Strangely enough, my siblings, my cousins- we all lived very close by and grew up together- and I remember our nonna Teresa very differently. They all remember her as a mostly kind and good-humored person. I, on the other hand, recall a cantankerous woman who often yelled at us and did not hesitate to hit me when I misbehaved. I concede, looking back, that I was hyperactive, prone to accidents, disobedient, and that she most likely felt that she had to discipline an unruly child, and did it in the only way she knew how.
My siblings, my cousins and I agree, however, on some fundamental facts: nonna Teresa cherished and respected freedom. She made it a priority that we all had time to play and run outdoors; she cherished fun, even if her own life did not seem to include much of it. A fiercely competitive woman, she enjoyed sports and all kinds of contests; she would always cheer us on against any opponents, and she herself happily challenged us to cards and table games.
Nonna Teresa had also a soft side, which she expressed when one of us grandchildren experienced something to be proud of, like achieving good grades, winning a prize, passing a difficult exam, or excelling in a performance: she was proud of us and would celebrate us by baking delicious cakes. And I shall never forget those nine white envelopes coming out of her apron’s pocket on Christmas day: in each a crisp large bill saved from her pension, one for each of her children’s children. She displayed her tenderness as well when communing with nature, nurturing her exquisite roses and lilies, and in the way she looked after pets. At the same time, she did not shy away from knocking the life out of a rabbit with a mallet or pulling a chicken neck, if that meant a savory meal for us. I must say that I could scarcely reconcile these two sides of Teresa in my heart, though I never minded sitting down for supper when she called.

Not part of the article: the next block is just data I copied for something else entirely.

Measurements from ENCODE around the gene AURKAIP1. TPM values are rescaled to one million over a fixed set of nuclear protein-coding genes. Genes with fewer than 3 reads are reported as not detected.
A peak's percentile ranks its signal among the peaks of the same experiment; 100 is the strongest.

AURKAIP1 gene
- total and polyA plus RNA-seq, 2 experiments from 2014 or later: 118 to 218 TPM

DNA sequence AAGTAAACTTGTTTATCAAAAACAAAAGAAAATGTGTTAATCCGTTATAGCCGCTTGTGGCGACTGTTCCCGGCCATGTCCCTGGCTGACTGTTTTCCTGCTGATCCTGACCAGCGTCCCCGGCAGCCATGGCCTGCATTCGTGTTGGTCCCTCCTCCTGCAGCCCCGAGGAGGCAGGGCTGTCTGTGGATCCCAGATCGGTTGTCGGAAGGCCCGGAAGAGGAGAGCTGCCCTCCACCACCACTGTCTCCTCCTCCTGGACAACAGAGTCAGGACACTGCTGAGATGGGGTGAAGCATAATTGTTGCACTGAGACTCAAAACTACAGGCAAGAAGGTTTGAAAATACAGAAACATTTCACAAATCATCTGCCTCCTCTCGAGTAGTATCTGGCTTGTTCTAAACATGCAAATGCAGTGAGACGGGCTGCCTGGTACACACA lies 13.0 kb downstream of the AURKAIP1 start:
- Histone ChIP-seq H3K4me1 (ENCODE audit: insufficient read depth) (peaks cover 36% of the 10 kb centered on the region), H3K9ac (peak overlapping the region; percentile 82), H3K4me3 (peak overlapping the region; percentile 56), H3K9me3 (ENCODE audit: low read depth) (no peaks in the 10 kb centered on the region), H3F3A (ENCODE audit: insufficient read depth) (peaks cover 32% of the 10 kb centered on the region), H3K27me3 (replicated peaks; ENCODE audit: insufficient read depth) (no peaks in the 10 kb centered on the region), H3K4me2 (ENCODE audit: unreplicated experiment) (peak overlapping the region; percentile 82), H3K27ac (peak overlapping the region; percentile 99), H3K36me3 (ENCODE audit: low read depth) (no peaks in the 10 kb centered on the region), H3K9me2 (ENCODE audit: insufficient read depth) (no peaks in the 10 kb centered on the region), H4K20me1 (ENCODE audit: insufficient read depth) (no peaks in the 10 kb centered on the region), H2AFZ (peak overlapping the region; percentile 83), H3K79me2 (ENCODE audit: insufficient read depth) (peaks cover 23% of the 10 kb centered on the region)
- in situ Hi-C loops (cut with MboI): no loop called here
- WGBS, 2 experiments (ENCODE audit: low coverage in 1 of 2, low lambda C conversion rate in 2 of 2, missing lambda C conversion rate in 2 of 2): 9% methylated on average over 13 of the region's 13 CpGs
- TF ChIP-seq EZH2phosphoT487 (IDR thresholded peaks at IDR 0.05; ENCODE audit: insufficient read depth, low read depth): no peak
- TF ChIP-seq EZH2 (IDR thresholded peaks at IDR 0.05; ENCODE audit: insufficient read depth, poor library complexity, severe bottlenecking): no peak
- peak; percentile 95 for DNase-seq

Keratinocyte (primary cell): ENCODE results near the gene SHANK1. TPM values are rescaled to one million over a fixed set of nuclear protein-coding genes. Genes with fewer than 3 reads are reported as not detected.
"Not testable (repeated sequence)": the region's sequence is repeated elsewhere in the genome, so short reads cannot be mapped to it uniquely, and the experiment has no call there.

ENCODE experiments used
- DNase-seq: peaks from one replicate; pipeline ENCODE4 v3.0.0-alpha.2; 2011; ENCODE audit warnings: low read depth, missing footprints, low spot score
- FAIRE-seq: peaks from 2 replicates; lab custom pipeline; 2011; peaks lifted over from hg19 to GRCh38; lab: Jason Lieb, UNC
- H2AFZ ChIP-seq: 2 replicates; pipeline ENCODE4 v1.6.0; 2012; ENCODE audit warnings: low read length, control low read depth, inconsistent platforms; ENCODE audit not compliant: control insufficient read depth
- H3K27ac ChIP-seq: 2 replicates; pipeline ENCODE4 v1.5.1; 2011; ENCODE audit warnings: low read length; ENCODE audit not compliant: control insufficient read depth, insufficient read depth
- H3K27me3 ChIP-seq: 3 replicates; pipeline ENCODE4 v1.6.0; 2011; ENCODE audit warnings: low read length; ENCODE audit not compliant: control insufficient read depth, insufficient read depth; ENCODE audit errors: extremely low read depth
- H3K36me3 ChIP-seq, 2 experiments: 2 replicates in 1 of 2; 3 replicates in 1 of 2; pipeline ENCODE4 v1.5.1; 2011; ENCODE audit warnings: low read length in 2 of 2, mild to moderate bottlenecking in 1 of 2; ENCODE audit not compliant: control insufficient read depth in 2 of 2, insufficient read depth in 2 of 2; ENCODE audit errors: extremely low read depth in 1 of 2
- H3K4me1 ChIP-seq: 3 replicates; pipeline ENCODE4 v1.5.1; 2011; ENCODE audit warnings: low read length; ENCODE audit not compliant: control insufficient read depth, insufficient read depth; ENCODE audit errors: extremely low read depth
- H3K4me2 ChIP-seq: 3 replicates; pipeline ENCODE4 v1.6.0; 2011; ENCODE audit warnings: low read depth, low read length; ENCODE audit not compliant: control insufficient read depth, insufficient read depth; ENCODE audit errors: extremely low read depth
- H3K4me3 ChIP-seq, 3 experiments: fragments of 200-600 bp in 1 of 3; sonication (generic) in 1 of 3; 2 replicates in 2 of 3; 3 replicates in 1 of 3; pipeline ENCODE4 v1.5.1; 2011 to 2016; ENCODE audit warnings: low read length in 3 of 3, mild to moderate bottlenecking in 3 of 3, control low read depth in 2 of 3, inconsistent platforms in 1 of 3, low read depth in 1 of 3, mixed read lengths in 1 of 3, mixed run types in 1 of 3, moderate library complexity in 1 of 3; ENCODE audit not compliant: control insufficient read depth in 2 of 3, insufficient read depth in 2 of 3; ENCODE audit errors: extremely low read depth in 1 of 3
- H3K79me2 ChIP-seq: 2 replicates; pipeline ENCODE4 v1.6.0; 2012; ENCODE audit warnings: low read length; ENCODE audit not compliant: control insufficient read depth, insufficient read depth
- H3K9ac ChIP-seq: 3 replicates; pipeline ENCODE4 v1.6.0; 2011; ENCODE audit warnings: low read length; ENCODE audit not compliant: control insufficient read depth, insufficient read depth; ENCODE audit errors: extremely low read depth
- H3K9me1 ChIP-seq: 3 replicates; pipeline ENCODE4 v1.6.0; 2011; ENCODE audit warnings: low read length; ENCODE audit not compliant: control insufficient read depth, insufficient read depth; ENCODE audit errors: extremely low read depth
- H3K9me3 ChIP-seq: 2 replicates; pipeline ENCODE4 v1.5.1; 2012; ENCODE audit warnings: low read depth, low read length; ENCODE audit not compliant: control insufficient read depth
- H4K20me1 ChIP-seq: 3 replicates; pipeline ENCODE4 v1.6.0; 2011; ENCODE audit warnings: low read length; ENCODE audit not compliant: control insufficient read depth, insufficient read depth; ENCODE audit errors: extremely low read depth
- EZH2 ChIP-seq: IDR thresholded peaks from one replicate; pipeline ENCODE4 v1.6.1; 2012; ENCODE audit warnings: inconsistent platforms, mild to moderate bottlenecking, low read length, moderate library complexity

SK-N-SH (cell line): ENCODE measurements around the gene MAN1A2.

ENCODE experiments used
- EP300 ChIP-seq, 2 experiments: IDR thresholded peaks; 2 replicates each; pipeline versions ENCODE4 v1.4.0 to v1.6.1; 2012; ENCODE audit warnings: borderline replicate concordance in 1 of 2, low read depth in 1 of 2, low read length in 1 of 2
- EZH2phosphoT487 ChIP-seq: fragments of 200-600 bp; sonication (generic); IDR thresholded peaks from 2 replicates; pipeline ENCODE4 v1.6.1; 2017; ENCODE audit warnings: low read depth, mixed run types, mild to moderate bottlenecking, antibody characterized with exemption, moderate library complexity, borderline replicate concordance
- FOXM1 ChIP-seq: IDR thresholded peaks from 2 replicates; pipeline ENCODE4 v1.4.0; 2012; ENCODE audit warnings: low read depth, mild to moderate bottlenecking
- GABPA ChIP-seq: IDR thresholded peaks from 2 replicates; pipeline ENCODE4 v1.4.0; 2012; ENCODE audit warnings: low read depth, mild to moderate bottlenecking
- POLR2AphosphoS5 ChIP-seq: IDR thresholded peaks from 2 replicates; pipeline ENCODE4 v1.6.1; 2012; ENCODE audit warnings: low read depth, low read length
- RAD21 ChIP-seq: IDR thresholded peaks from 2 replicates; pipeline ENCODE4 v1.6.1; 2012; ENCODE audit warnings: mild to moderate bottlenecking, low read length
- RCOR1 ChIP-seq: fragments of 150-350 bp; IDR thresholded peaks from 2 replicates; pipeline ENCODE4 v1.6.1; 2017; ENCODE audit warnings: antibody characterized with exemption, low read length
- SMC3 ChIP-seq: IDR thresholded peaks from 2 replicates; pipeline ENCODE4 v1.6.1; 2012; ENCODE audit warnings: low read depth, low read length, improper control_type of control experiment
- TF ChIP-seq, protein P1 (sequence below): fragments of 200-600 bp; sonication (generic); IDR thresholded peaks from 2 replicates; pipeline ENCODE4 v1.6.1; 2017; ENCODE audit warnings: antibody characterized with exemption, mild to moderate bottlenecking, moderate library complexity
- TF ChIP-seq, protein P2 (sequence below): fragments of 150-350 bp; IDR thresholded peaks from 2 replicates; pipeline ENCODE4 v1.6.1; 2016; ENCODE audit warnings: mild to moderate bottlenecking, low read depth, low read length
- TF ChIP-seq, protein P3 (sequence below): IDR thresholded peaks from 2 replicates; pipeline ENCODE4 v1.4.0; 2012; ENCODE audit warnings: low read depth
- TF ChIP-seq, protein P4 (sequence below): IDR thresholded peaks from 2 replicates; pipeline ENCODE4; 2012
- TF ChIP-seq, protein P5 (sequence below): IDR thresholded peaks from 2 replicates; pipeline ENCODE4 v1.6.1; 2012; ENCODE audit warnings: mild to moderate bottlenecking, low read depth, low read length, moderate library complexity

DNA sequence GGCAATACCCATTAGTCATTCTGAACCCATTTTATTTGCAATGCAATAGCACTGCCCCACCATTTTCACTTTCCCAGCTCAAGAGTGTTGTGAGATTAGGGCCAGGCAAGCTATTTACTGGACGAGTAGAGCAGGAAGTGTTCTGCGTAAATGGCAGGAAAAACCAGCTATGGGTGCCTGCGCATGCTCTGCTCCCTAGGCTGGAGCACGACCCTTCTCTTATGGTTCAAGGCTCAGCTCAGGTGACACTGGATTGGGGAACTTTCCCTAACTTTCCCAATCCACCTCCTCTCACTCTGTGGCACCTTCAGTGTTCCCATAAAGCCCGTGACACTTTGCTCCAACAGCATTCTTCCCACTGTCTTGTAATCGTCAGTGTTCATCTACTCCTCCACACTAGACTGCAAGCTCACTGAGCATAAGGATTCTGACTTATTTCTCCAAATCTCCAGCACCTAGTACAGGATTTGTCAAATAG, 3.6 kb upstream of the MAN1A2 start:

My grandfather passed away very young, after only ten years together with her, leaving behind a successful shoe making business that unfortunately died with him. Teresa never remarried, she didn't want to, and she didn't have to: through her sorrow she raised her three children while working as a seamstress and encouraged and supported each of them, to follow their own path.
Certainly, my grandmother was not a feminist in the modern sense of the word, but she was a strong and willful woman, proud, opinionated, and autonomous. She did not speak much and when she did, it was in her native dialect. And ah, what an amazing storyteller she was! Remarkably original, her stories both enchanted and scared us, and to this day I can close my eyes and return to the timber of her voice kneading words into her toothless smile while she roasted chestnuts in the fireplace.
Teresa died when she was eighty-four-years-old. She met my older daughter, Dafne, but not Alchesay, the younger one.